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The OED's entry for "iff" lists this as the earliest usage:

1955 J. L. Kelley Gen. Topol. vii. 232: "F is equicontinuous at x iff there is a neighborhood of x whose image under every member of F is small."

Is there an earlier usage?

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    $\begingroup$ Kelley’s preface clearly attributes it to Halmos. Now OED may be right that Kelley has the first occurrence in print. $\endgroup$ – Francois Ziegler Feb 6 '18 at 4:20
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    $\begingroup$ "Always read as ‘if and only if’"? OED is so idealistic. $\endgroup$ – Conifold Feb 6 '18 at 4:40
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    $\begingroup$ The same story is recorded by Earliest Known Uses of Some of the Words of Mathematics: iff. $\endgroup$ – Mauro ALLEGRANZA Feb 6 '18 at 8:54
  • $\begingroup$ Your OED link requires subscription. Is there and alternative? $\endgroup$ – Carl Witthoft Feb 6 '18 at 12:54
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    $\begingroup$ @CarlWitthoft Besides what I quoted here, the OED entry only has usage quotations later than Kelley's I've quoted here. $\endgroup$ – Geremia Feb 6 '18 at 15:42
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As Francois Ziegler notes, Kelley attributes it to Halmos.

In the past (before Halmos), definitions might be given in the form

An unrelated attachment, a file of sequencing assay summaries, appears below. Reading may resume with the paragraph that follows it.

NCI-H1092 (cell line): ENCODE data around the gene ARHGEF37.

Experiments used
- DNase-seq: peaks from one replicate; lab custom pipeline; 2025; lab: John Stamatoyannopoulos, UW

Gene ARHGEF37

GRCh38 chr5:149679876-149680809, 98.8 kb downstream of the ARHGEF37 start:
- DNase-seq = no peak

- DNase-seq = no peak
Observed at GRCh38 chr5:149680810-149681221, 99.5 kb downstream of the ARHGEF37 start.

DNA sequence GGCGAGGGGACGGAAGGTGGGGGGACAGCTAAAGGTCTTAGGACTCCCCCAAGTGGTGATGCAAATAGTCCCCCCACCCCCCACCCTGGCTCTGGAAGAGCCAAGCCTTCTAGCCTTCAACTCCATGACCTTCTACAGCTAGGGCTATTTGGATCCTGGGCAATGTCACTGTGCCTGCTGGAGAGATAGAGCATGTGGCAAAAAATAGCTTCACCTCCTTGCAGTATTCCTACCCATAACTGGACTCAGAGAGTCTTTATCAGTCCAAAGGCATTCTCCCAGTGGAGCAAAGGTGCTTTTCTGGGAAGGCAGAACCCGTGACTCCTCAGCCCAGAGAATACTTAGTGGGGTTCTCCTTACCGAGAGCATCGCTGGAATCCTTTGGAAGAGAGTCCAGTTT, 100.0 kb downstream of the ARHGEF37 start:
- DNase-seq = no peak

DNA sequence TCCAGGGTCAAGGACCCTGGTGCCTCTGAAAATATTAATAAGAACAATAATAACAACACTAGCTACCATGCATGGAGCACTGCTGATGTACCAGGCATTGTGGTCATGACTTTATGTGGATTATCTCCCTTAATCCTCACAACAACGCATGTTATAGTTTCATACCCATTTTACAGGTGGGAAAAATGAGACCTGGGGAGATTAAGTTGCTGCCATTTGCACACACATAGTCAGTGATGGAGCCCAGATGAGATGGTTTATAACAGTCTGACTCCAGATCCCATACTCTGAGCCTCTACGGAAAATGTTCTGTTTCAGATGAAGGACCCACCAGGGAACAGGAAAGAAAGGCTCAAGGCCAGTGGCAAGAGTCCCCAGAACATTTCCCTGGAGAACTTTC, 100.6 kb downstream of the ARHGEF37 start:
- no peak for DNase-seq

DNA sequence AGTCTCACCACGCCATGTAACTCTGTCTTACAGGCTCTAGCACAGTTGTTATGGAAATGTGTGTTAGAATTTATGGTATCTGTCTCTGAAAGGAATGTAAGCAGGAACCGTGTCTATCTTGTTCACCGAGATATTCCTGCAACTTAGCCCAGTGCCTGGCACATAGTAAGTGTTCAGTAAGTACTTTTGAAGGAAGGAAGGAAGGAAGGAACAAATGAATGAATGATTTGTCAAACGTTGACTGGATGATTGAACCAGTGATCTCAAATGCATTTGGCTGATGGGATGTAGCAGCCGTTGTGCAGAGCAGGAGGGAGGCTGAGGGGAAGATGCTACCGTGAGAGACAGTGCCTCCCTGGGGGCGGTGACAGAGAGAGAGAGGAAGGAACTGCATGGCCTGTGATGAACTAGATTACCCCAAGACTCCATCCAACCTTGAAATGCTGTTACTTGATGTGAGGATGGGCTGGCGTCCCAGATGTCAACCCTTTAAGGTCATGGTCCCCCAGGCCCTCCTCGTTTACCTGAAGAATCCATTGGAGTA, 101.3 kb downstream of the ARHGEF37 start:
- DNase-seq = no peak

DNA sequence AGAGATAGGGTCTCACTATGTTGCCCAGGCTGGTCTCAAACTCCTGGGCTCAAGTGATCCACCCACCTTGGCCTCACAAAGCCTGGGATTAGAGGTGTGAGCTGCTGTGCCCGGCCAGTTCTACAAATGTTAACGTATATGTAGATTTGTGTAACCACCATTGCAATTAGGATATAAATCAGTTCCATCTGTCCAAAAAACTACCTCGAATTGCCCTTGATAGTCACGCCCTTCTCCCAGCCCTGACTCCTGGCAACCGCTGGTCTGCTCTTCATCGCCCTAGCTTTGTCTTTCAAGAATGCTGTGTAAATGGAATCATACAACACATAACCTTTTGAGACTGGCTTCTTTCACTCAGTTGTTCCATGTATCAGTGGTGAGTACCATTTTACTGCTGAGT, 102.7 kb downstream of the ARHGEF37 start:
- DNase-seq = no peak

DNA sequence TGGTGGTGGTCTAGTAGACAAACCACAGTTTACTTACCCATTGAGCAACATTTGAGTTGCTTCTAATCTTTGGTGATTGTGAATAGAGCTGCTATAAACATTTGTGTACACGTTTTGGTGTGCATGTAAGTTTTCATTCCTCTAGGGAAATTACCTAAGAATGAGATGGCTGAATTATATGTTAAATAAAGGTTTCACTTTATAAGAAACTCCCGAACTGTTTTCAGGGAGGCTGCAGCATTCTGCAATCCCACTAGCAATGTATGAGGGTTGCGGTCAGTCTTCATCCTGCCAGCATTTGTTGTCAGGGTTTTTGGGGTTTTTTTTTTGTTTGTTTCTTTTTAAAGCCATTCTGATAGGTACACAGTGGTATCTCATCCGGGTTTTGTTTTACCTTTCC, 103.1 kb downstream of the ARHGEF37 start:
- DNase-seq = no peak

A group is called abelian if $xy=yx$ for all $x,y$.

...and every mathematics student would need to be told "since this is a definition, if means if and only if." I was one of the students told this: in the 1960s many textbooks (and of course research papers) still used "if" in this way.

Then Halmos proposed the new word "iff" ... it was to be used in definitions, where traditionally "if" appeared meaning "if and only if".

[In Measure Theory, Halmos still used "if" in definitions, so I do not know when (or even if) he used this in print.]

Kelley adopted Halmos's usage whole-heartedly. But if you look carefully, you will see that "iff" appears only in definitions.

Later, the word came to be used for "if and only if" sometimes also in other contexts. And today every mathematics student needs to be told "iff" means "if and only if".

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  • $\begingroup$ "And today every mathematics student needs to be told "iff" means "if and only if"." Indeed, just the other day, when sharing a definition in a Real Analysis course, I felt the need to tell students that writing "iff" was not a typo, that it means "if and only if"! $\endgroup$ – Brendan W. Sullivan Feb 6 '18 at 13:26

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